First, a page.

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August 2, 2021 33 min

On this new episode of Got Your 6, Tony Nash talks to athlete and US Army Captain Dee Clegg.

Dee talks about CrossFit and her life in West Point and the military. She also opens up about her guarded optimism regarding her impending transition.

As she prepares to transition to civilian life, Dee says she is nervously excited for her future. She says she plans on taking a brief break first before deciding if she wants to go to school or get a job.

Two habits she learned from the military that she still takes with her are: having a routine – including her daily planning of activities and her calibrated circadian rhythm, or waking up at the same time everyday – and being punctual. Dee firmly believes that punctuality is a sign of a person’s respect for others.

She has also started practicing her listening skills. A self-professed talker, Dee admits she is not an active and engaged listener but she has decided to work on it to improve her relationships and communication with other people. She does this by regularly listening to podcasts and audio books, as well as calling up friends and family – methods that she says allow her to listen intently to others and learn from them.

On CrossFit and coaching

One course that has greatly influenced her life is CrossFit Level I, which brought her into the new world of competitive fitness.

Dee says CrossFit opened her eyes to the power of the body, the role of nutrition, and proper body movement.

“It drove me to want to do more and I could also influence other people. I fell in love with not just training my body, but training other people and seeing what they can do. I like helping people get fitter.”

With this, she is encouraged to pursue physical therapy. Owing to her own injury and recovery experience, Dee says she wants to help injured people by being a hands-on therapist.


Painful failures that led to big changes

Dee has her fair share of crucible events in her life. But the most painful one was when she failed her soccer teammates at West Point during sophomore year. She got suspended from the soccer team for an alcohol violation. She says she failed her team as a person, and not just an athlete.

 

“It was one of the hardest moments I’ve ever had because I realized I’ve been putting myself first, I didn’t think of the team. I just wanted to have fun. It was a super selfish act. I regretted it instantly. That’s changed me in so many ways.”

 

While serving her suspension, she joined the track and field team where she met great and inspiring people. She worked hard and joined the Fellowship of Christ to practice her faith.


“It was like I had to make that mistake to meet these other people who helped me, influenced me going forward. This isn’t about you, it’s about the team. It was a huge monumental moment but I didn’t know it at the time. It’s something I needed to happen. I needed that failure to become a better person.”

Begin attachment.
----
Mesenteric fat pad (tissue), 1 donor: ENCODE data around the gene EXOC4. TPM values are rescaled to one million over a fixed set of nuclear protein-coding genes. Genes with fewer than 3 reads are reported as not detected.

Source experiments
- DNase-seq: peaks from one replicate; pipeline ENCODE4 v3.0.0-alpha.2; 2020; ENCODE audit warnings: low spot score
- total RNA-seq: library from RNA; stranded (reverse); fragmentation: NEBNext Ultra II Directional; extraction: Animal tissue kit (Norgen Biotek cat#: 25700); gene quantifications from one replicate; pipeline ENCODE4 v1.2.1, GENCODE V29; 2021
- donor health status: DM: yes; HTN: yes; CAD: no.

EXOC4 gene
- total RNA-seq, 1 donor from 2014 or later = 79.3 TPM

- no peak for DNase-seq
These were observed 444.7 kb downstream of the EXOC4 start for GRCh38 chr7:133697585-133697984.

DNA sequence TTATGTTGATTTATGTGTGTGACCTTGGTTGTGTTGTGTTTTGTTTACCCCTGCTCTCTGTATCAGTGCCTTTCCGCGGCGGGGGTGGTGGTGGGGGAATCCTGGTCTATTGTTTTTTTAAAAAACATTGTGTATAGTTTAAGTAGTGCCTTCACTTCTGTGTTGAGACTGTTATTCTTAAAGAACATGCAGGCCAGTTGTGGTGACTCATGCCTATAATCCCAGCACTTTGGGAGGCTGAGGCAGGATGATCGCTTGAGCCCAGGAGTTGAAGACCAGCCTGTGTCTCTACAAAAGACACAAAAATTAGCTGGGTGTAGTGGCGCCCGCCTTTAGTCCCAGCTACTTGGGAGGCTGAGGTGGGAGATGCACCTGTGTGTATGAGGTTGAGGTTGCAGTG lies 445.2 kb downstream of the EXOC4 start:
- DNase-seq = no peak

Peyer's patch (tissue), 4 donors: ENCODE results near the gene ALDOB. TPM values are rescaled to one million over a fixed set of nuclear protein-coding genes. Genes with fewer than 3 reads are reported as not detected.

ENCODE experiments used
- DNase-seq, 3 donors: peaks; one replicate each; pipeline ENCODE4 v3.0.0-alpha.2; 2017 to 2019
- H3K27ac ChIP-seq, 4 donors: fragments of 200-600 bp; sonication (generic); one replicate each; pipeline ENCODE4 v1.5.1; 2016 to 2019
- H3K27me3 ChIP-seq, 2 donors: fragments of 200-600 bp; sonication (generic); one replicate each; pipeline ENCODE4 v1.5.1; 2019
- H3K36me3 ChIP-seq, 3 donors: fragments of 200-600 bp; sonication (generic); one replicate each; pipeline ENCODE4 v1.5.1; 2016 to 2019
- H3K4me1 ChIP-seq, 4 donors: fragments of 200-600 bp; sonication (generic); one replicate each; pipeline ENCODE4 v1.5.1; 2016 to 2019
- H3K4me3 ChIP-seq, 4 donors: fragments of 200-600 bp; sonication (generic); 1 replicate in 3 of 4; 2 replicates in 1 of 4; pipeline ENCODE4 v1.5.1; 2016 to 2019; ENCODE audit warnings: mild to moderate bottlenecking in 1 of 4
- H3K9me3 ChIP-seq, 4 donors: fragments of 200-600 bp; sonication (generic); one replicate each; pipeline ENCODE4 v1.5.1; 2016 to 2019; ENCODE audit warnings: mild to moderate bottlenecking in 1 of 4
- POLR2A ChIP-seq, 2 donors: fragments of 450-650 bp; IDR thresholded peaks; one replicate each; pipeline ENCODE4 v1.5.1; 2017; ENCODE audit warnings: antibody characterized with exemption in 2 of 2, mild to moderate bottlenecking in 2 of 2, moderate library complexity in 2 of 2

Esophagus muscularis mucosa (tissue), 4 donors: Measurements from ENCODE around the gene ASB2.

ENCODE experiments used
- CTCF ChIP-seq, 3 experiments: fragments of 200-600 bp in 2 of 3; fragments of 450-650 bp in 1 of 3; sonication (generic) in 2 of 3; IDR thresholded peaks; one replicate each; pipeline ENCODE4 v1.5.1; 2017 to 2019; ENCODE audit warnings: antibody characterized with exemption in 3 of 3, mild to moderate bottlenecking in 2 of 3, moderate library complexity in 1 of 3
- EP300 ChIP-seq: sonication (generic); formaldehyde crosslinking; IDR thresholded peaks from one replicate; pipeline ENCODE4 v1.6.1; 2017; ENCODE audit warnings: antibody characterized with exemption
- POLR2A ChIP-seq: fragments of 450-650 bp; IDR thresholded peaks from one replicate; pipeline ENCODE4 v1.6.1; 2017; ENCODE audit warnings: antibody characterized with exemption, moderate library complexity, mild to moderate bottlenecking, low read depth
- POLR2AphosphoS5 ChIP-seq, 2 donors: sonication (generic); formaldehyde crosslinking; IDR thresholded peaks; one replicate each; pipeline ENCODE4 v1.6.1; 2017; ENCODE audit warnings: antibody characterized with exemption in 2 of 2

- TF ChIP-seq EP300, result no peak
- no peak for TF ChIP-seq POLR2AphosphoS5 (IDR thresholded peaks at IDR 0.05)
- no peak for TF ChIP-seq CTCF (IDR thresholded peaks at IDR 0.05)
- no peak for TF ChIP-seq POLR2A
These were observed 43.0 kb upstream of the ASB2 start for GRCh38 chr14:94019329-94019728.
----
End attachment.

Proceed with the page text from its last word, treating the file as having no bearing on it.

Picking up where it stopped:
She sought the help of a mental skills coach and was able to return to the team – but this time armed with significant life lessons.


“It definitely shaped who I am today. I am so glad it happened like looking back. I needed that. It was a kick in the ass. What are you doing? Get your shit together.”


Injury and recovery

That failure has somehow prepared Dee for what was to come. She suffered a back injury in 2020 that prompted her to transition out of the military earlier than intended. This injury was so severe that it required back surgery. She is still on the road to recovery, but moving and feeling immensely better .

One important thing she learned during her rehab is to trust the process. From squatting 300 lbs to deadlifting over 350 lbs, Dee could not sit, drive, or bend over to tie her shoes. She trusted her coach and the recovery program – no matter how slow the progress seemed.


“It’s so cliché to say trust the process but I’ve had to really just believe in it. This injury 100% has made me believe that you really have to. And don’t just like [quit], there are people who quit so easy. ‘This hasn’t been working,’ but it’s only been a month. It takes a long time, it takes years.”

 

Now a year after surgery, Dee says she feels so much better and can now “function as a normal human.’ The recovery taught her to let go of control and expectations and to celebrate small victories daily. She lived day to day, enjoyed the present, and practiced positivity.


“Tomorrow’s a new day. There’s always a new goal for the next day. There should be no ‘Oh this is my end goal’ or ‘This is the day this goal ends.’ Every day you should be trying to improve. Every day you should have some form of a win.”

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